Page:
Naoki Urasawa

Posted in Blog, Film, Literature

Naoki Urasawa

I’m not much of a Manga reader, I stress that because on the whole I find that the people that are, are often — freaks — not to put too fine a point on it! I will have to admit that I did enjoy reading Death Note which was recommended to me.

Monster

The same person also pointed me in the direction of Monster, a thriller about a surgeon on the trail of a young psychopath whose life he once saved. The story takes place largely in Europe and initially I found myself less interested in the setting and story but in hindsight I think I enjoyed more. The guy behind Monster, Naoki Urasawa is one of the highest paid Manga creators in Japan.

“For those of you who like your suspense red-hot but with a beautiful beating heart, Monster is for you.” – Juno Díaz (Pulitzer Prize Winner)

20th Century Boys

The video included is of an interview by a French dude for a French channel…probably…about Urasawa, which has inspired me to pick up 20th Century Boys. There’s been a movie adaptation of it in Japan and I’m disappointed to learn that I missed it’s showing at the local independent cinema. Damn you cinema, why are you showing films when I’m in the middle of exams, have you no respect?

Anyway, enough of my rambling, there’s a subtitled version of the interview here but the user has annoyingly disabled embedding so here’s the interview with a translation following:

Naoki Urasawa Interview

Here is a transcription of what is said in the video. Please, excuse my poor english! m(_ _)m

1st Part (Train) : The narrator explains that he take the train as a normal japanese. He says that with the help of his new mangakas friend, he will meet the new manga magazines superstar Naoki Urasawa. He explains that Urasawa success is so high, that he is one of Japan’s 5 first most well paid mangakas. He says that Urasawa’s creation can touch a big crawd, from childrens to adults with it’s excellent mix of exciting thriller suspense and 70’s nostalgia.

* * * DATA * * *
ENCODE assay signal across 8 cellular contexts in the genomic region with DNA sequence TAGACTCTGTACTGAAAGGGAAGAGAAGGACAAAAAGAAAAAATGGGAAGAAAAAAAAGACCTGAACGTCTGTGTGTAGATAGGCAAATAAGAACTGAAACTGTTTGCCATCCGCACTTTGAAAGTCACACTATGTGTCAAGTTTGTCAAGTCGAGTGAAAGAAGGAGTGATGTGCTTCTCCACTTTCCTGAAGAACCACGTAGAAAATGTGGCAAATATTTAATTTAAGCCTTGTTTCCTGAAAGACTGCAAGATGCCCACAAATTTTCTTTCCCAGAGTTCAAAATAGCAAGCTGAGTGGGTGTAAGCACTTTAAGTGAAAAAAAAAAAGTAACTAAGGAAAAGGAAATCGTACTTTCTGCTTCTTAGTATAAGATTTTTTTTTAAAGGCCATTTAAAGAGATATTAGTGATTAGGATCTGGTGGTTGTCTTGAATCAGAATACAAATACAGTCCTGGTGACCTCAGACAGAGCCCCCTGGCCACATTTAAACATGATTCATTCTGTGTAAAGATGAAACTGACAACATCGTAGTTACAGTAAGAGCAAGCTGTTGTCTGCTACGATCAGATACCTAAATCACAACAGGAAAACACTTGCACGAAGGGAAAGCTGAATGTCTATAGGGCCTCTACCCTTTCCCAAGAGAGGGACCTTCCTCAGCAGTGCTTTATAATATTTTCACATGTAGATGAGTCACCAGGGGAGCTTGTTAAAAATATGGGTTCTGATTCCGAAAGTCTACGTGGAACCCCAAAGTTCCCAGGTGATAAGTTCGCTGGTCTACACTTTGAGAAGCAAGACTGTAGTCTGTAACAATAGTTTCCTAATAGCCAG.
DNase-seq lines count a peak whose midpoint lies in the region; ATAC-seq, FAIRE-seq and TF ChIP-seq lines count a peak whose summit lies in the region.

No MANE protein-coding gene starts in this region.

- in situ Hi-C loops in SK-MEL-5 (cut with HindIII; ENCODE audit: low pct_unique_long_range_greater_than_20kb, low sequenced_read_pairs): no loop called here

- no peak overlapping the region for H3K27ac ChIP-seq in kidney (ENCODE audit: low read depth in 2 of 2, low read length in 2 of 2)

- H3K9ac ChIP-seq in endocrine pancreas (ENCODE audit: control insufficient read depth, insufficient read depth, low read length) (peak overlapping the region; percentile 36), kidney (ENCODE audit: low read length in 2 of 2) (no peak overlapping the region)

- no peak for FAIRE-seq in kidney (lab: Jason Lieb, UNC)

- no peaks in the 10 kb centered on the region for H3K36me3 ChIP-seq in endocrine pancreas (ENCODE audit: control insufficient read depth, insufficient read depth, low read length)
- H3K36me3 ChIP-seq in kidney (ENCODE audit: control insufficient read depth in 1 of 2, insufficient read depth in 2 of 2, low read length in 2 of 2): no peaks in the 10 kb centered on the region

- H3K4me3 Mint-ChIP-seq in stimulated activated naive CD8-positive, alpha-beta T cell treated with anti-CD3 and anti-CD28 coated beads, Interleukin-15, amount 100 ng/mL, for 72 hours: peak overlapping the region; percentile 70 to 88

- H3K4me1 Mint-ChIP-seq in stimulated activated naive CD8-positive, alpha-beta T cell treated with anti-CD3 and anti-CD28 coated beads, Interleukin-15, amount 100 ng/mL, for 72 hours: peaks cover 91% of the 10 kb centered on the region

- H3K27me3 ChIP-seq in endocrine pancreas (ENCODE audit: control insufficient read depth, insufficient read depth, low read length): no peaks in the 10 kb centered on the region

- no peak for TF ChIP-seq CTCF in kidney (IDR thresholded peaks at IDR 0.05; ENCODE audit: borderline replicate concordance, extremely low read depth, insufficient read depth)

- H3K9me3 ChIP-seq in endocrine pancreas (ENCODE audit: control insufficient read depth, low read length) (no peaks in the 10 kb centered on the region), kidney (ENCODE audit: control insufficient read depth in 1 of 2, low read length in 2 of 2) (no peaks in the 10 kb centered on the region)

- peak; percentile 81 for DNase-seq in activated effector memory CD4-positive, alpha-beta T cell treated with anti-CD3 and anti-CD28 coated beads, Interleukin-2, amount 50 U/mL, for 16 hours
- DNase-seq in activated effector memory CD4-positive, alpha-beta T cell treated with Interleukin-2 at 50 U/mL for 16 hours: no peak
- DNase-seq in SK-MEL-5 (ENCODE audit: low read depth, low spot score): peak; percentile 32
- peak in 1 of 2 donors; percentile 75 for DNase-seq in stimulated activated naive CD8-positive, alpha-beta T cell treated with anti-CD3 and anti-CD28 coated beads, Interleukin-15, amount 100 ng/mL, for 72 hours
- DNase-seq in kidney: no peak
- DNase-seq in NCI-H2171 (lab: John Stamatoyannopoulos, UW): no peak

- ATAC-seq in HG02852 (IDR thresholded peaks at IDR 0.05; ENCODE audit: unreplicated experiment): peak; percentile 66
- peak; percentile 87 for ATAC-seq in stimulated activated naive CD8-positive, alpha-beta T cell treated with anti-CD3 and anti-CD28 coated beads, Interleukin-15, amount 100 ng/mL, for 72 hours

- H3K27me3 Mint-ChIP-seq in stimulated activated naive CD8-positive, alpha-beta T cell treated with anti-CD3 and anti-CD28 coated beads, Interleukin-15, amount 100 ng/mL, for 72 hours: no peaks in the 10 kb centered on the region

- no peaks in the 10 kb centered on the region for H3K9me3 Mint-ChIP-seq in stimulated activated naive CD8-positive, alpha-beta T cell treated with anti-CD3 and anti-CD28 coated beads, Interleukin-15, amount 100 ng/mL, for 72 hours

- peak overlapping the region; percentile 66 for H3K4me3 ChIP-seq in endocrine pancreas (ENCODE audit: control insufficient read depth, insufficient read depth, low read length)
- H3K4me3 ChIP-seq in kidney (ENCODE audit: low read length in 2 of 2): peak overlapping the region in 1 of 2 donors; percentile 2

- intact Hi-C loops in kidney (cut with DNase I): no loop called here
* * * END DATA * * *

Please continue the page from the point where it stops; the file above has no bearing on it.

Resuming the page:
2nd Part (Urasawa speaks):
“Yes, in my job, i love the drawing job, but, physically, it’s a very tyring activity. So, when i create a story and some idea is really good, i know exactly how i will use it. Finally, more than the drawing, this is what i love the most, creating a story.”
-silence-
“You know, i think that in Europe, they take more time to draw a comic. In Japan, the mangaka’s working ryhthm for the magazines is really intense, i think that it’s a working rhythm that can’t be done in France (note: the journalist is a french). So, when you look quickly at a manka, you can think that a little importance is given to the drawing.”

3rd part (Urasawa’s assitants are drawing):
The narrator explains that, in Japan, manga creator must draw 25 pages per week for the mangas magazines. He says that in Europe, a comic creator has to draw 72 pages per year, in japan, a mangaka must draw more than 1300.
After that, he explains that a mangaka write the story, draw the sketches, give the notes to his assistants and finalise the work. He explains after that, that this intense work influances the artistic style of the mangas : The drawing are simples and are centred on the action and the emotion of the characters.

4th part (Urasawa is speaking):
“I think that there is a real difference between a manga and an european comic book. In fact, i think that what really changes, is the number of informations on every page. In a manga, there are more drawing boxes, it’s more sequenced. Across the boxes, every scene, every action is drawed with more details, the time is more explosed.”

5th part (20th Century Boys):
A voice is reading the texts on screen in some acting fashion.

6th part (Urasawa speaks):
“In fact, to success in mangas, it’s important to understand the feeling of the actual time.
Understand what is vital for us, understand what we are in need in this time.
Are we needing more new sensations or, in contrary, to go back to our past?
We must understand the feeling of or time!” (note:I really love this final part, it’s really a profound reflection!)

The video ends with some cool screens of urasawa playing guitar.

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